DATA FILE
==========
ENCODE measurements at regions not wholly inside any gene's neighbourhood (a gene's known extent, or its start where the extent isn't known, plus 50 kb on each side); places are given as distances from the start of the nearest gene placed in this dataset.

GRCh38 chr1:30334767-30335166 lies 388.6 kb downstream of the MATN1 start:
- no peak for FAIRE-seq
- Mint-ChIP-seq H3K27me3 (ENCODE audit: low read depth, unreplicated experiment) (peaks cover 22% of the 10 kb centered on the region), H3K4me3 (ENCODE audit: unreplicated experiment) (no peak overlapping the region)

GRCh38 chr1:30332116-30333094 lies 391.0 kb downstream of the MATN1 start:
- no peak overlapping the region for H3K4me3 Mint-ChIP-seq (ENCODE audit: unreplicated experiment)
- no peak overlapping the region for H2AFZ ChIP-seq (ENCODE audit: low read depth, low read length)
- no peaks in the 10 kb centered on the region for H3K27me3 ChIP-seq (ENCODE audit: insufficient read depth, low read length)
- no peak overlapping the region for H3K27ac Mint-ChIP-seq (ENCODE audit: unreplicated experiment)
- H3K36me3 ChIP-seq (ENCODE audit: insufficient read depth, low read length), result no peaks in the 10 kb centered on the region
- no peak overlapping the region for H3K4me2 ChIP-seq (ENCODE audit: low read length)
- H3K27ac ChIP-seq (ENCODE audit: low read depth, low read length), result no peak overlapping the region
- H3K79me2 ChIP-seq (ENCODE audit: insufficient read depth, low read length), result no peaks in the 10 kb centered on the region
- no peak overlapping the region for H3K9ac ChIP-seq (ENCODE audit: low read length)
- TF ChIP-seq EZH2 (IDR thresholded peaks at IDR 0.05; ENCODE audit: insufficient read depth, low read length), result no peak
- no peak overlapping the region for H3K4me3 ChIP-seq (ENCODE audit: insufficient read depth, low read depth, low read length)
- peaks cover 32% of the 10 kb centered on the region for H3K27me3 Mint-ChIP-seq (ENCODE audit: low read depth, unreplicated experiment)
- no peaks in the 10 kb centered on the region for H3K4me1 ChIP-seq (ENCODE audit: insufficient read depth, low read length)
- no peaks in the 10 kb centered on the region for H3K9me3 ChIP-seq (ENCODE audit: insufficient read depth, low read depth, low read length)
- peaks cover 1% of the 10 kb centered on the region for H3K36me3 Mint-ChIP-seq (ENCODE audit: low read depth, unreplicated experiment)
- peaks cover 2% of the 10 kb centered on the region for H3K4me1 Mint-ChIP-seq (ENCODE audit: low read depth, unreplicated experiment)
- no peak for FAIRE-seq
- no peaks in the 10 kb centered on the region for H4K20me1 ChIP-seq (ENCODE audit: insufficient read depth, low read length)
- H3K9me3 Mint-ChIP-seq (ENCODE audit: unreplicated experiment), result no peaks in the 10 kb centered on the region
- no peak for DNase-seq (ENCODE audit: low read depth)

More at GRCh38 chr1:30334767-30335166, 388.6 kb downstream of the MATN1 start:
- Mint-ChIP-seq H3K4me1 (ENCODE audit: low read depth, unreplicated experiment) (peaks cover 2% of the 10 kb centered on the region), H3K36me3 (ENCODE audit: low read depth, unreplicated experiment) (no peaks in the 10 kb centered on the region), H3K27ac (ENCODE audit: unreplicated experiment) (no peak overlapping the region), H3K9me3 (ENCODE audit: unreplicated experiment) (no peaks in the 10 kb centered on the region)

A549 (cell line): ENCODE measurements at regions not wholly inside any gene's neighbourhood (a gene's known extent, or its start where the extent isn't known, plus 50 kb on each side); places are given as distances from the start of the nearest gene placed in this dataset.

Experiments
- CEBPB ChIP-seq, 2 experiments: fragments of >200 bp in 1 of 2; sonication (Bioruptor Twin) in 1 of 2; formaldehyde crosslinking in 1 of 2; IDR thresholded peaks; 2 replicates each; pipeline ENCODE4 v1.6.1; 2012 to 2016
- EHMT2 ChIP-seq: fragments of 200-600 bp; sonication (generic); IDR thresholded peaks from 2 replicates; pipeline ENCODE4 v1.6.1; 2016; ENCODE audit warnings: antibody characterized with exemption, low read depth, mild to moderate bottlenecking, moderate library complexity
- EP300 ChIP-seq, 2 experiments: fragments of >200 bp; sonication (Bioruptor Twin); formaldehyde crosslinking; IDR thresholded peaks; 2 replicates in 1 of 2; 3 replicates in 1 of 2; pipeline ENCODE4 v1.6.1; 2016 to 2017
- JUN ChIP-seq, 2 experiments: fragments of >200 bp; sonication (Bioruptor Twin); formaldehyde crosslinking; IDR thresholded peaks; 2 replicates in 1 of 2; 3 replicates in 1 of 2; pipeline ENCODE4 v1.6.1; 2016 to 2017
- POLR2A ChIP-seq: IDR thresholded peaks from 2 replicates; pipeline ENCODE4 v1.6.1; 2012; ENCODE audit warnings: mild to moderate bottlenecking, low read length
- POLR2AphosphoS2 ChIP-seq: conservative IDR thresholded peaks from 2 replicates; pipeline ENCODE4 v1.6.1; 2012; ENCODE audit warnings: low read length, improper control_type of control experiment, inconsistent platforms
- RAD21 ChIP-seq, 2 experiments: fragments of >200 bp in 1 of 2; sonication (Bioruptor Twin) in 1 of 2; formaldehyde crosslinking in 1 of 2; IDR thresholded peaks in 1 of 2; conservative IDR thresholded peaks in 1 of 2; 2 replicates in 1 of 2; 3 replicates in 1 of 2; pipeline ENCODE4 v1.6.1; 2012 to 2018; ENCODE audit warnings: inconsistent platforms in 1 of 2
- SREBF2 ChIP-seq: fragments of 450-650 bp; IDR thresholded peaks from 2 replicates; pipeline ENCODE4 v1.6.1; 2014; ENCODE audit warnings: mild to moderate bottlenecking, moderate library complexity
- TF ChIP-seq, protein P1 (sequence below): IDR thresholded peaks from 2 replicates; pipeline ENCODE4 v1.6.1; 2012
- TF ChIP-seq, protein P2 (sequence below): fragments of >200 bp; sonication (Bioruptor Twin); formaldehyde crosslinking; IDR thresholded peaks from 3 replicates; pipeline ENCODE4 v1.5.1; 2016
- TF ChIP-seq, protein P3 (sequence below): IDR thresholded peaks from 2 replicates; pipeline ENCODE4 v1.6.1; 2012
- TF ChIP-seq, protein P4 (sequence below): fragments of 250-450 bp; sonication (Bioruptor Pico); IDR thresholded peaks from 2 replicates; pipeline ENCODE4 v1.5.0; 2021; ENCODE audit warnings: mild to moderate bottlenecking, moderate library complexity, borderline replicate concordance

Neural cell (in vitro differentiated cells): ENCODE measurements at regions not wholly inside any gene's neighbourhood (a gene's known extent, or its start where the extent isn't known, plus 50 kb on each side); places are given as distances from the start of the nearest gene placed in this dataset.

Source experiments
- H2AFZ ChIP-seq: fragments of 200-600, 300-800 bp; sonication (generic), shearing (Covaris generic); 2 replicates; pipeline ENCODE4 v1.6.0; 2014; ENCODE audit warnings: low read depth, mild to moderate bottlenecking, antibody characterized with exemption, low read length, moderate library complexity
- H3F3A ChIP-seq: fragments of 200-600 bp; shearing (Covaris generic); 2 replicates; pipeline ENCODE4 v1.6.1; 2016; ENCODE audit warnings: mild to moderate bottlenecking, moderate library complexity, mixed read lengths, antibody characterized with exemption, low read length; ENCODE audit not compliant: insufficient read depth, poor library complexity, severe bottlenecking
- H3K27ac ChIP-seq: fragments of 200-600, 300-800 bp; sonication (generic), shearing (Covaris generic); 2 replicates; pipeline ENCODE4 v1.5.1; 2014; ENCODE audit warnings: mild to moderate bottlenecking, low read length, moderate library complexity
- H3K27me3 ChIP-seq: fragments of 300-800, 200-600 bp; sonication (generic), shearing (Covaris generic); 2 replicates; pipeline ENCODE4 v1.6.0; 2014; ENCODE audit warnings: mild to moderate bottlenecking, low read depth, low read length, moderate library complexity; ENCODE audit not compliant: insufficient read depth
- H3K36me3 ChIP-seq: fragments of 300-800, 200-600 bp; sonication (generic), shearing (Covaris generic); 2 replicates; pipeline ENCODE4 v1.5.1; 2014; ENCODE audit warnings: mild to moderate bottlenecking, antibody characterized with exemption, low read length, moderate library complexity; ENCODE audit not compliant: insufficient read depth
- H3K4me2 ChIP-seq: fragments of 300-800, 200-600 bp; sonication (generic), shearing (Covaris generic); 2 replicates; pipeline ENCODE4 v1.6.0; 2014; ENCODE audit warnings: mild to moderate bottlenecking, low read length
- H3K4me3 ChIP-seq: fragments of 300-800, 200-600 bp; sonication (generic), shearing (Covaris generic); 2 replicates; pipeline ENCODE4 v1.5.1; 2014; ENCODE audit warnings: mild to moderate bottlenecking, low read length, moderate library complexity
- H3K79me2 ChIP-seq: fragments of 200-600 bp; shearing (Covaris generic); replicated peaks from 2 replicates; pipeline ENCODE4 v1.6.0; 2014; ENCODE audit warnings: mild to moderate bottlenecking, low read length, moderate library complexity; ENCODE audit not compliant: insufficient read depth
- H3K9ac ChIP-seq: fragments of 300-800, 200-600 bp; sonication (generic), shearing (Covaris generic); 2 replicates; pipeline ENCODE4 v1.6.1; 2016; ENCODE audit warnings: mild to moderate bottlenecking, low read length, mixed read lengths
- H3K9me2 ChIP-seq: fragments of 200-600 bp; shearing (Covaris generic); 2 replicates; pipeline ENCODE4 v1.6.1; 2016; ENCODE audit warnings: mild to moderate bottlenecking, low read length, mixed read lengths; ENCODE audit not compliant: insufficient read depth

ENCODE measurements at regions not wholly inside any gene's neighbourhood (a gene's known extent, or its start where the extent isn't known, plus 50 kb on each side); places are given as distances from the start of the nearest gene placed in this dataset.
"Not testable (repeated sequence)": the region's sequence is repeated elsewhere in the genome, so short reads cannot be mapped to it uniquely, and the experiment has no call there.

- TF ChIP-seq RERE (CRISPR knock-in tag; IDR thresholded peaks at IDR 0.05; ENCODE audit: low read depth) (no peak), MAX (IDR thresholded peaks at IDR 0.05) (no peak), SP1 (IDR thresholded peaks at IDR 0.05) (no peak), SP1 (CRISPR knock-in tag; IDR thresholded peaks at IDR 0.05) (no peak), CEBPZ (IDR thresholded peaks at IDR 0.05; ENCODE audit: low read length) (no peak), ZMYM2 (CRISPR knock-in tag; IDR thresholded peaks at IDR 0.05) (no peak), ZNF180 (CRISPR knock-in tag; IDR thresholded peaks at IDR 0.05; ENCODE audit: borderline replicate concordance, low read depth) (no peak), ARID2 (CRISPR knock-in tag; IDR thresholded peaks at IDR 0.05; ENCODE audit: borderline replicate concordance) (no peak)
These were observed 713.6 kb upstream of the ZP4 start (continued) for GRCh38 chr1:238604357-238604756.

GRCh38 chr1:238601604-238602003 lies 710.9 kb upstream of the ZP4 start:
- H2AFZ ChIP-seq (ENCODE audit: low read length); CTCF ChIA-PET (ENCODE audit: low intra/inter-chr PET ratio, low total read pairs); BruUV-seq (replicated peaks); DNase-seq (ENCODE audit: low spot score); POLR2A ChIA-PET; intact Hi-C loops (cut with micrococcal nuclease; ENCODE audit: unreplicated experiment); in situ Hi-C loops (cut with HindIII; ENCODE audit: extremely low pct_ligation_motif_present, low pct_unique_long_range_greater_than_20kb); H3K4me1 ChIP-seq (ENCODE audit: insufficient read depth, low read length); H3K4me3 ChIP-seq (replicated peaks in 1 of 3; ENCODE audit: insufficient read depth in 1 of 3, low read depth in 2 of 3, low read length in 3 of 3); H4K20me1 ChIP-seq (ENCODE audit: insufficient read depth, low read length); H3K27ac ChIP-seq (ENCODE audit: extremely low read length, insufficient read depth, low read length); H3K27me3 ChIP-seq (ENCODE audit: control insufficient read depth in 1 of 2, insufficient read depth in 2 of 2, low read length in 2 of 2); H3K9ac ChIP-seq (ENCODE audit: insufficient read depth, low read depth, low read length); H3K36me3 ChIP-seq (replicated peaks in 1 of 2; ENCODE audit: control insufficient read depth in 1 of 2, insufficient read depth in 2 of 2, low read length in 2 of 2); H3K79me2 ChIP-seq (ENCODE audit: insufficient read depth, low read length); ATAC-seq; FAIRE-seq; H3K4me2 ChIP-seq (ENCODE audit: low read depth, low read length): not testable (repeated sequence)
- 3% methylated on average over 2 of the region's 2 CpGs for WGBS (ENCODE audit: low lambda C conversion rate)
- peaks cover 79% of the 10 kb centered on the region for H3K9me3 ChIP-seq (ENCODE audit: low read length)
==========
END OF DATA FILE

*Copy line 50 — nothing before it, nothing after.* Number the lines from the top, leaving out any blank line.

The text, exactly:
- H3K4me3 ChIP-seq: fragments of 300-800, 200-600 bp; sonication (generic), shearing (Covaris generic); 2 replicates; pipeline ENCODE4 v1.5.1; 2014; ENCODE audit warnings: mild to moderate bottlenecking, low read length, moderate library complexity